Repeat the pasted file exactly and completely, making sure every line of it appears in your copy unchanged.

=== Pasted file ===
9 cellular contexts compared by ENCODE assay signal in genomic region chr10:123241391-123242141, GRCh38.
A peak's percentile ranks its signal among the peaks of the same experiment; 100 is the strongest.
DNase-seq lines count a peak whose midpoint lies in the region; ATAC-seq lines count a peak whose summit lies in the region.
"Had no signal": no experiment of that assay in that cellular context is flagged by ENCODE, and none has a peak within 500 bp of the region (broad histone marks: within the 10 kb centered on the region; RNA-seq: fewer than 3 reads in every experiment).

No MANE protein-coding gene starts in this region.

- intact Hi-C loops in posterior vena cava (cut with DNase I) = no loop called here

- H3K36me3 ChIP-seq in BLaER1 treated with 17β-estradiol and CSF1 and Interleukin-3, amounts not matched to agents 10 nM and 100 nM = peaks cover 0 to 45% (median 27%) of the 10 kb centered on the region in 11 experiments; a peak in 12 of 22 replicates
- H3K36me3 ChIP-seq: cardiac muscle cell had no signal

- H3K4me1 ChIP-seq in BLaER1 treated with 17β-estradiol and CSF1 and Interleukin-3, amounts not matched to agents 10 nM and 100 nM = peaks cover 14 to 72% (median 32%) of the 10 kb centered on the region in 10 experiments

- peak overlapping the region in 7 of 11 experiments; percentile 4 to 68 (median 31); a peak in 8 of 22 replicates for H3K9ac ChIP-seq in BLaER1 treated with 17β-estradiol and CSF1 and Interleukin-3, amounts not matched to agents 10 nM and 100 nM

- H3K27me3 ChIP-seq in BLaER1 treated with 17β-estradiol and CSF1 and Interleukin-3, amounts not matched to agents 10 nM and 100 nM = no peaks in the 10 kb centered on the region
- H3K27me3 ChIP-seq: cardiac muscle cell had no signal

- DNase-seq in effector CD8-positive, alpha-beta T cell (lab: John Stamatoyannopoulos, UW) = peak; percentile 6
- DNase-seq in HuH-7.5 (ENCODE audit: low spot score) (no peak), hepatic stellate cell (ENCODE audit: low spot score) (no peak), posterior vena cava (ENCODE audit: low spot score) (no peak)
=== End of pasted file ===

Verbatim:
9 cellular contexts compared by ENCODE assay signal in genomic region chr10:123241391-123242141, GRCh38.
A peak's percentile ranks its signal among the peaks of the same experiment; 100 is the strongest.
DNase-seq lines count a peak whose midpoint lies in the region; ATAC-seq lines count a peak whose summit lies in the region.
"Had no signal": no experiment of that assay in that cellular context is flagged by ENCODE, and none has a peak within 500 bp of the region (broad histone marks: within the 10 kb centered on the region; RNA-seq: fewer than 3 reads in every experiment).

No MANE protein-coding gene starts in this region.

- intact Hi-C loops in posterior vena cava (cut with DNase I) = no loop called here

- H3K36me3 ChIP-seq in BLaER1 treated with 17β-estradiol and CSF1 and Interleukin-3, amounts not matched to agents 10 nM and 100 nM = peaks cover 0 to 45% (median 27%) of the 10 kb centered on the region in 11 experiments; a peak in 12 of 22 replicates
- H3K36me3 ChIP-seq: cardiac muscle cell had no signal

- H3K4me1 ChIP-seq in BLaER1 treated with 17β-estradiol and CSF1 and Interleukin-3, amounts not matched to agents 10 nM and 100 nM = peaks cover 14 to 72% (median 32%) of the 10 kb centered on the region in 10 experiments

- peak overlapping the region in 7 of 11 experiments; percentile 4 to 68 (median 31); a peak in 8 of 22 replicates for H3K9ac ChIP-seq in BLaER1 treated with 17β-estradiol and CSF1 and Interleukin-3, amounts not matched to agents 10 nM and 100 nM

- H3K27me3 ChIP-seq in BLaER1 treated with 17β-estradiol and CSF1 and Interleukin-3, amounts not matched to agents 10 nM and 100 nM = no peaks in the 10 kb centered on the region
- H3K27me3 ChIP-seq: cardiac muscle cell had no signal

- DNase-seq in effector CD8-positive, alpha-beta T cell (lab: John Stamatoyannopoulos, UW) = peak; percentile 6
- DNase-seq in HuH-7.5 (ENCODE audit: low spot score) (no peak), hepatic stellate cell (ENCODE audit: low spot score) (no peak), posterior vena cava (ENCODE audit: low spot score) (no peak)